“Creating Compassionate Communities:
Leadership, Spirituality, and Wholistic Care”


Spring Symposium (Hybrid)
Drew University, University of Humanistic Studies (UHS), and Atlantic Health System as a model for integrating community needs and feedback to the specialized care across the life span.

Organized and Sponsored by
Drew’s Medical & Health Humanities, Caspersen School of Graduate Studies, Drew Theological School, University of Humanistic Studies, Atlantic Health System.

Background and Purpose

Across 19 countries in Europe, the Americas, and Asia-Pacific, hundreds of “compassionate communities” have flourished, forging connections between lay community members and professional healthcare networks. This movement has even led to the designation of some cities as “compassionate cities. These communities center around collective compassion as a social model of care, akin to a form of social capital. Originally rooted in a health promotion approach to palliative care, they aimed to foster solidarity among community members around end-of-life care. This upcoming one-day symposium, followed by a site-visit for a selected group, expands the vision of compassionate communities to a broader public health realm, exploring their potential and challenges in promoting well-being across the lifespan. 

While the approach has been embraced by many, further evidence and research are needed. For instance, merging formal and informal care networks can be complex, and the practice of compassion may seem challenging in today’s world. This symposium will delve into these issues and others and look through an interdisciplinary lens. We welcome diverse perspectives, including those from the ethics, religion, humanities and the arts.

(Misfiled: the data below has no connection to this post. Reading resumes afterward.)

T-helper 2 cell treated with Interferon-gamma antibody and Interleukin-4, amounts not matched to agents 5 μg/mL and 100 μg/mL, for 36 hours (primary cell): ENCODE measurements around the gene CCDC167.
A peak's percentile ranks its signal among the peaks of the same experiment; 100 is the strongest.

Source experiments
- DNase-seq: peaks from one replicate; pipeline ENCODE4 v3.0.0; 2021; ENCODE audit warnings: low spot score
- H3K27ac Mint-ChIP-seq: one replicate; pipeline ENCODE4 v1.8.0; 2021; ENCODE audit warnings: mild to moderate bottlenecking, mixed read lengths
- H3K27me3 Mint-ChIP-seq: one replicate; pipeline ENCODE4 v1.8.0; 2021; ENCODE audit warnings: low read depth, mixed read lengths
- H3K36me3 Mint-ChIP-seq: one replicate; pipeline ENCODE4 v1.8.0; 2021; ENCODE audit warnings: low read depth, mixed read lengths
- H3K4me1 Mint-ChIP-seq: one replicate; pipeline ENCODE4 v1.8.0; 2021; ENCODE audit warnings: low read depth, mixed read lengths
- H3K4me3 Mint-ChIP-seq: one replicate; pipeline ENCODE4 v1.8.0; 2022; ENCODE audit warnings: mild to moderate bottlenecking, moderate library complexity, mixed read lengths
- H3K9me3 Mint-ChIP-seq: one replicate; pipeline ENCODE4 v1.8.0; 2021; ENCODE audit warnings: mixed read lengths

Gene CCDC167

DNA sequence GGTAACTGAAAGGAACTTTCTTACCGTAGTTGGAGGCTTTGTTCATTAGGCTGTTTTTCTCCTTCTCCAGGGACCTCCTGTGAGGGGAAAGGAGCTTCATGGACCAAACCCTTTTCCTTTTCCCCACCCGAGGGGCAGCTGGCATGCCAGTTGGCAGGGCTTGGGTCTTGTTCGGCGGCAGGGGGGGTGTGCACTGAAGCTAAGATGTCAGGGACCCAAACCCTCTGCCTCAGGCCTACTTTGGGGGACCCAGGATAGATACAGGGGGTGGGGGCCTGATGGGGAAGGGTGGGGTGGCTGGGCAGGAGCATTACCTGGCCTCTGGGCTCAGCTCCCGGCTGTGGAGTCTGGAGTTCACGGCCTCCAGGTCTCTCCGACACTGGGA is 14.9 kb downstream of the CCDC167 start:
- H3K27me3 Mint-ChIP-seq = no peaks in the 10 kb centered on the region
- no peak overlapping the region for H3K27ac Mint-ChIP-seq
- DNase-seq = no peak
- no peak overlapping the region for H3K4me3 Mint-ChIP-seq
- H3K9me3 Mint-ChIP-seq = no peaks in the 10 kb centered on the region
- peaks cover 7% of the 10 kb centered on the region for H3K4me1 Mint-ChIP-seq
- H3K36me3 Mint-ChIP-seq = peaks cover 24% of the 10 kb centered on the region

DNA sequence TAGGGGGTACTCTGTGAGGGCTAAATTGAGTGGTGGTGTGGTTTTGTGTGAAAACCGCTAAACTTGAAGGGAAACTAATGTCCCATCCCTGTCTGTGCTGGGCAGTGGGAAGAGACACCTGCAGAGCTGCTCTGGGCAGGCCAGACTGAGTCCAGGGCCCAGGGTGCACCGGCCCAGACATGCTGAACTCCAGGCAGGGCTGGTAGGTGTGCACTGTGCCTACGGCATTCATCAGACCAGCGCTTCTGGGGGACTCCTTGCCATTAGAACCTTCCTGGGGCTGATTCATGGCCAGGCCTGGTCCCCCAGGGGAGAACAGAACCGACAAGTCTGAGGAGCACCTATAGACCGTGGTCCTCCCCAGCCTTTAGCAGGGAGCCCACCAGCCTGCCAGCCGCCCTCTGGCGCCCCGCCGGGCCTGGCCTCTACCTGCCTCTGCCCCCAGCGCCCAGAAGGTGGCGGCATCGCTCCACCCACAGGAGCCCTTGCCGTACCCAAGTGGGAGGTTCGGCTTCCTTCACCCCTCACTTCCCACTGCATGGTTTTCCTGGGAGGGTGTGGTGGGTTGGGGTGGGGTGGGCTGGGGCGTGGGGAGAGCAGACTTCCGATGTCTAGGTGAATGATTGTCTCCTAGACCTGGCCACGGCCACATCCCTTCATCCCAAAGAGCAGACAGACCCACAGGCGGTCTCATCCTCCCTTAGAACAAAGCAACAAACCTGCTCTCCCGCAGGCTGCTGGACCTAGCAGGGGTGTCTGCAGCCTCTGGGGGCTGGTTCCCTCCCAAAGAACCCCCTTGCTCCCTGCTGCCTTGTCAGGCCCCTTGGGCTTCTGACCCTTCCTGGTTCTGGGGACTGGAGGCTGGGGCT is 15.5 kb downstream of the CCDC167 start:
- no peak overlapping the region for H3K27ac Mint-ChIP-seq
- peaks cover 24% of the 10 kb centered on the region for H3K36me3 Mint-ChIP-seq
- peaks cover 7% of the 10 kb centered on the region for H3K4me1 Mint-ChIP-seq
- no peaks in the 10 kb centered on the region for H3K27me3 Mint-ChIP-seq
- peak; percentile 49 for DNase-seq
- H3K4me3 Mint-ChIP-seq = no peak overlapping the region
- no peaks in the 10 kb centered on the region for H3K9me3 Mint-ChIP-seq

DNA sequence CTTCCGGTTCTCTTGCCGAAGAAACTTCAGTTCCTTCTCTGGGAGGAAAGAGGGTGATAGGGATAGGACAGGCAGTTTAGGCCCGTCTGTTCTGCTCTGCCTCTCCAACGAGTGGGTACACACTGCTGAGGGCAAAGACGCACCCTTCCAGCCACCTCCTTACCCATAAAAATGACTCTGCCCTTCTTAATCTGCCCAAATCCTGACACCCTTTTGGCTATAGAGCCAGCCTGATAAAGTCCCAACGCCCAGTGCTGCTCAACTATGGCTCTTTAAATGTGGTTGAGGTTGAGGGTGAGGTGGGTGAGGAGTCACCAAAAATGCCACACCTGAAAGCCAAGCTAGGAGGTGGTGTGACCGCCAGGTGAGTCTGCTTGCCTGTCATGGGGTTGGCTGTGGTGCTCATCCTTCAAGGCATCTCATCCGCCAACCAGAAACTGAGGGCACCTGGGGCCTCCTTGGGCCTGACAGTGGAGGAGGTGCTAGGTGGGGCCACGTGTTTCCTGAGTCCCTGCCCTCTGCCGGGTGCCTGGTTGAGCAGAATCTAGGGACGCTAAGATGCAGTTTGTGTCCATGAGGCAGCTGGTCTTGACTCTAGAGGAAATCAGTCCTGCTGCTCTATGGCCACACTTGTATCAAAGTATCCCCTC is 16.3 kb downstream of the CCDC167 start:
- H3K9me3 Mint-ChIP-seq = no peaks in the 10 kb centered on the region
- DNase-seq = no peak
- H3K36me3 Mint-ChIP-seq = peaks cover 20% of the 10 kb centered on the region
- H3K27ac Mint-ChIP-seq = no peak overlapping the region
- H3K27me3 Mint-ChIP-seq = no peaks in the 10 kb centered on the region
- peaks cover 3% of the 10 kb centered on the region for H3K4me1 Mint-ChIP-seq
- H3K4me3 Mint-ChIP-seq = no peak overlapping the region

To facilitate learning, attendees will receive a pre-event package containing a textbook with best practices and academic readings. A pre-participation survey will gauge their interest and perspectives.

The event aims to:

Contribute to our knowledge about the public health concept and practice of compassionate communities. These communities are designed as nurturing environments where individuals, informal and formal networks, and institutions aim to collaborate effectively to enhance the well-being and circumstances of those navigating serious illness, trauma, loss, or dying across the lifespan. We will explore topics of leadership, spirituality, and wholistic care. For example: What view of leadership fosters compassionate communities? What do professionals need to know about the spirituality of palliative care? What is compassion and how does it relate to wholistic care? Also, as caring responsibilities vary: What does being a ‘good’ citizen mean in the context of the concept of compassionate community?

The Schedule

Tuesday, March 19
Moderated by Kenneth Ngwa and Merel Visse

9:00 – Doors open
9:30 – 9:45 – Opening by Drew Theological School Dean Edwin David Aponte
9:45-10:15 – Joke van Saane, Rector and President of the Board, Professor of Meaning and Leadership, University of Humanistic Studies. The Paradoxes of Compassionate Leadership.
10:15-10:45 – Yvette Vieira and Cindi Orsini. How Compassionate Communities Emerge: An introduction to different concepts of compassionate communities across the world and how citizens can contribute and co-create. Yvette Vieira is Senior Manager, Palliative Care and Healthcare Ethics, Atlantic Health System and Cindi Orsini, Doctoral Student, Medical & Health Humanities
10:45-11:15 – Break
11:15-12:15 – Rev. David Brawley, Lead Pastor at St. Paul Community Baptist Church, Brooklyn, New York
12:30-1:30 – Lunch, Mead Hall
1:30-2 – Carlo Leget, Head and Professor Care Ethics Chair and Director Research, University of Humanistic Studies. Founder Center for Grief and Existential Values. Navigating Loss and Grief Across the Lifespan: an Interdisciplinary Perspective.
2-2:30 – Jonathan Golden, Director of the Center on Religion, Culture, and Conflict (CRCC) at Drew University, Associate Teaching Professor in Religious Studies, Drew Theological School
3-3:30 – Break with drums and poetry
3:30-4 – Case 1: Atlantic Health System: Palliative Care Advisory Board team Overlook Medical Center.
4-4:30 – Case 2: Pat Weikart on “Abundant Life Under the Healing Tree.” Pat Weikart, former parish pastor and palliative care chaplain at Nemours Children’s Health in Wilmington, Delaware, is the Director of the Healing Tree a non-profit that supports pediatric patients and their families who are managing sickle cell disease.
4:30-5 – Closing Discussion
5-5:30 – Reception